The patients quite often complain of severe gingival tenderness with pain on eating and tooth brushing. The pain is dull, deep-seated and constant. The gums can bleed spontaneously and there is also an unpleasant taste in the mouth.
As there is an acute infection with mainly anaerobic bacteria, treatment follows surgical principles and includes superficial debridement, use of chlorhexidine mouthwashes and a course of metronidazole tablets. Treating the contributing factors should prevent a recurrence.
A dull throbbing pain develops two to four days after mandibular tooth extraction. It rarely occurs in the maxilla. Smoking is a major predisposing factor as it reduces the blood supply. The tissue around the socket is very tender and white necrotic bone is exposed in the socket. Halitosis is very common.
The area should be irrigated thoroughly with warm saline solution. If loose bone is present, local anaesthesia may be necessary to allow thorough cleaning of the socket. Patients should be shown how to irrigate the area and told to do this regularly. Analgesics are indicated, but pain may persist for several days. Although opinion is divided as to whether or not dry socket is an infective condition, we do not recommend the use of antibiotics in its management.
This is caused by infection of the maxillary sinus, usually following an upper respiratory tract infection. However, there can be a history of recent tooth extraction leading to an oro-antral fistula. Patients usually complain of unilateral dull pain in all posterior upper teeth. All these teeth may be tender to percussion, but they will respond to a pulp sensitivity test. There are usually no other dental signs.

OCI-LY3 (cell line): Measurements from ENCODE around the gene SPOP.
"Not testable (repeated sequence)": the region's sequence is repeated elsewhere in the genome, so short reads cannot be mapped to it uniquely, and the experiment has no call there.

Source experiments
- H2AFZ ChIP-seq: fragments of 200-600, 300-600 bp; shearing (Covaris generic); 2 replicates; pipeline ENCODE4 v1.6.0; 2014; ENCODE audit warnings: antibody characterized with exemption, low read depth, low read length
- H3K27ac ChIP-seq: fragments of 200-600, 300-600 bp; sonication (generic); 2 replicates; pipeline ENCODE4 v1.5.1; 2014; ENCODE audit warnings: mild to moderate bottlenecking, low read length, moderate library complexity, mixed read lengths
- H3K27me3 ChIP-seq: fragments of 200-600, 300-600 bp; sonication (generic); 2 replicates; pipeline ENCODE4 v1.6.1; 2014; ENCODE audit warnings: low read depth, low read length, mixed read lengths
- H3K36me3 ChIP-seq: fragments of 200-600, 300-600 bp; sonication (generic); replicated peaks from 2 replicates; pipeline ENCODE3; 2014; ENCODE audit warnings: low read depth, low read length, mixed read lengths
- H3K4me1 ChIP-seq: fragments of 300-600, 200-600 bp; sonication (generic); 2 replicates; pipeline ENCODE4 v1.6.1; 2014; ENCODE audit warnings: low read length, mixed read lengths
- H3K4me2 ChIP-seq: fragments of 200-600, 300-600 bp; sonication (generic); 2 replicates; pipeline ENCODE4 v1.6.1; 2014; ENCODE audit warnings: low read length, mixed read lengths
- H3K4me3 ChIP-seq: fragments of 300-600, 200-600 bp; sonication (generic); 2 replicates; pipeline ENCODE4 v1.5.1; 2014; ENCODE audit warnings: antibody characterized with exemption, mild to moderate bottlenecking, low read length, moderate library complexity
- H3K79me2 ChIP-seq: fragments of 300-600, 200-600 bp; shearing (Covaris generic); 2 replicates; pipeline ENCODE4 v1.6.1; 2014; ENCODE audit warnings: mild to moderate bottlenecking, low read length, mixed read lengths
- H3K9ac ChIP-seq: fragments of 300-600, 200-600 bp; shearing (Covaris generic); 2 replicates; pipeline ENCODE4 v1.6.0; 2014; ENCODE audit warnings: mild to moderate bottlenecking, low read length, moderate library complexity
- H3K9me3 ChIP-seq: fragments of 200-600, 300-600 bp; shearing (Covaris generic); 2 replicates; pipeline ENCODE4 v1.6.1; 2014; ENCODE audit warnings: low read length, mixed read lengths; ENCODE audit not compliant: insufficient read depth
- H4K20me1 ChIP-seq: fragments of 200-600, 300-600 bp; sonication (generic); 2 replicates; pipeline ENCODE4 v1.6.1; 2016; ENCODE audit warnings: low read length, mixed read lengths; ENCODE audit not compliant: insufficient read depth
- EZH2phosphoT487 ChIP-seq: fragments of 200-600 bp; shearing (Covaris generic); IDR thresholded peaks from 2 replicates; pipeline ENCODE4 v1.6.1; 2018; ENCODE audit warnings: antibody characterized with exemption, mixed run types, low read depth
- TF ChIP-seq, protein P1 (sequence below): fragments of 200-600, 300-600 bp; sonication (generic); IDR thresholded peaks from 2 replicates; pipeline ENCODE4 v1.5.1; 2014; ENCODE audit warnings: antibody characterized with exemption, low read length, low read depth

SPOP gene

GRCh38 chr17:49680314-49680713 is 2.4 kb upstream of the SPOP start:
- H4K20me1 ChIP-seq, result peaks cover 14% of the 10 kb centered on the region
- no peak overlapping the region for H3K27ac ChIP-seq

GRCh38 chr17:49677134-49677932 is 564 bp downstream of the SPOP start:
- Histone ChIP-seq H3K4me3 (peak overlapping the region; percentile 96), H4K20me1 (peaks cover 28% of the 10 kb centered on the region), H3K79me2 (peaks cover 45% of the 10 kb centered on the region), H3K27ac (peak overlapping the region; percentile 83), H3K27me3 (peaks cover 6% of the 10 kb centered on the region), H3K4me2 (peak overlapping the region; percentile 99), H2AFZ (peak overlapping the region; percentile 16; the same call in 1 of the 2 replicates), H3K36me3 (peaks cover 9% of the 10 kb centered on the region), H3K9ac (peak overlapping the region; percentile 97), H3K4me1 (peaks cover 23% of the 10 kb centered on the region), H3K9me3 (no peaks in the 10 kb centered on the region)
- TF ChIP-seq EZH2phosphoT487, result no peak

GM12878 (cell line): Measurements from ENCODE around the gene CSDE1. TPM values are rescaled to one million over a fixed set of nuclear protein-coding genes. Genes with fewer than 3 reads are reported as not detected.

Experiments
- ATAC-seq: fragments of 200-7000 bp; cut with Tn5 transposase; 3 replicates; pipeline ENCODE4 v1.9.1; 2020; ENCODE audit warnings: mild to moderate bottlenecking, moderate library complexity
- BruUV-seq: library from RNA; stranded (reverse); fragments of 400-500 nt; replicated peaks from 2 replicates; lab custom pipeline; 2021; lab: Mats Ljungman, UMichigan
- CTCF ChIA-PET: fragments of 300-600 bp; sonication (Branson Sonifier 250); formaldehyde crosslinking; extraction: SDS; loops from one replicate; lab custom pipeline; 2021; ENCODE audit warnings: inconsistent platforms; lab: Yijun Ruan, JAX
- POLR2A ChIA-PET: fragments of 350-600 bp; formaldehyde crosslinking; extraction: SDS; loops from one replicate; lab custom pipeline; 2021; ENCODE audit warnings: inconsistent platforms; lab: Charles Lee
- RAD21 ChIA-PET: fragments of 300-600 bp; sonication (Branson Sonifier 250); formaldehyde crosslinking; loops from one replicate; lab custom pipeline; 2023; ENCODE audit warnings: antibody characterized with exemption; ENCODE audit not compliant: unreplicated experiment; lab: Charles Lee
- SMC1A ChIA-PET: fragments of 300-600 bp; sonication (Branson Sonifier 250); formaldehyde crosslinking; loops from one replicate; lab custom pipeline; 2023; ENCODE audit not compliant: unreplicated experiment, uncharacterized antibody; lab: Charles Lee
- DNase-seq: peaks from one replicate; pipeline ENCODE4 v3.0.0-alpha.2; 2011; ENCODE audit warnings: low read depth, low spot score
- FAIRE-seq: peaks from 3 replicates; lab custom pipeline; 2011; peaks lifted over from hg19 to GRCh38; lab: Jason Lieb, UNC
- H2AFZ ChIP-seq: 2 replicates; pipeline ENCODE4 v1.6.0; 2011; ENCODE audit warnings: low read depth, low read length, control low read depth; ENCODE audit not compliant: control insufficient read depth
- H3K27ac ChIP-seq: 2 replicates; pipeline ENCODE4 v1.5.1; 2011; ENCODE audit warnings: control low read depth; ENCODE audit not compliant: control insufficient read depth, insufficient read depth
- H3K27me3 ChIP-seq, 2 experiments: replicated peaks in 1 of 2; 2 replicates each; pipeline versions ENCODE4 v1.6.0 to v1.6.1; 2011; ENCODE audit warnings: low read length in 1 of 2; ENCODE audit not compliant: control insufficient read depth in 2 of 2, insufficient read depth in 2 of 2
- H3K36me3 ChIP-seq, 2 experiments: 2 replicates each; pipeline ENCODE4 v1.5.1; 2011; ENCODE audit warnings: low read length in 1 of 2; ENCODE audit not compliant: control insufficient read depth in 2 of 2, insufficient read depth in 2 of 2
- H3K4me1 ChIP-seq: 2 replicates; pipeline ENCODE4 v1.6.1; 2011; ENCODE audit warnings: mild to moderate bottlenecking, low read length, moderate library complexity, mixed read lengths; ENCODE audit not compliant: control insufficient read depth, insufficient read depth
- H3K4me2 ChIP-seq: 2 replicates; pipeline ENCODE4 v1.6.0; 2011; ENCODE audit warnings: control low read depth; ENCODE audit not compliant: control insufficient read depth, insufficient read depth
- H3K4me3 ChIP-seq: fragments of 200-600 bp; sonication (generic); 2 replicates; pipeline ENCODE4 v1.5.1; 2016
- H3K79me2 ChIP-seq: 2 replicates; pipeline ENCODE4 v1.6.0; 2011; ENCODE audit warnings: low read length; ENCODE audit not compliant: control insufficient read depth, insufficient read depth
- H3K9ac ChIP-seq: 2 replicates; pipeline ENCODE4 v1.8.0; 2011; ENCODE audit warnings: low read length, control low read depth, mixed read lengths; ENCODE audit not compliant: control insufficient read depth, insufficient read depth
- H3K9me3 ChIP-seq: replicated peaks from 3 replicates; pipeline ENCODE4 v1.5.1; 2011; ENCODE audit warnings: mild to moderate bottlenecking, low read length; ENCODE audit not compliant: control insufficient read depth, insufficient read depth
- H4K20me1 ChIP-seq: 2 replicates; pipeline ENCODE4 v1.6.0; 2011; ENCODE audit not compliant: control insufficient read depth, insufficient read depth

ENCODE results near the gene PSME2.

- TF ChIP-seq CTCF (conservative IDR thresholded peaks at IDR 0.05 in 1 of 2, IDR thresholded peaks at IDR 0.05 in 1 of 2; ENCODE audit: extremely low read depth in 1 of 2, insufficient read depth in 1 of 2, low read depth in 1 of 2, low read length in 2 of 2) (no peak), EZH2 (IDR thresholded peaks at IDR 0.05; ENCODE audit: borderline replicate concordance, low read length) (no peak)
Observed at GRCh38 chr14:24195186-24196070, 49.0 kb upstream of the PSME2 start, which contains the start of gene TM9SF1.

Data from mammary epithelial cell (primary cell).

The pain tends to be increased on lying down or bending over. There is often a feeling of `fullness’ on the affected side. The pain is usually unilateral, dull, throbbing and continuous. Quite often the patient feels unwell generally and feverish.
Pain originating from the sinus arises mainly from pressure. Decongestants can help sinus drainage. Antibiotics probably have only a minor role in mild cases. Referral to an otorhinolaryngologist for endoscopic sinus surgery may be indicated in chronic cases.
DISCLAIMER: The following observations are intended as general information. This is not intended to serve as a guide for self-diagnosis or as a substitute for an examination by a dentist.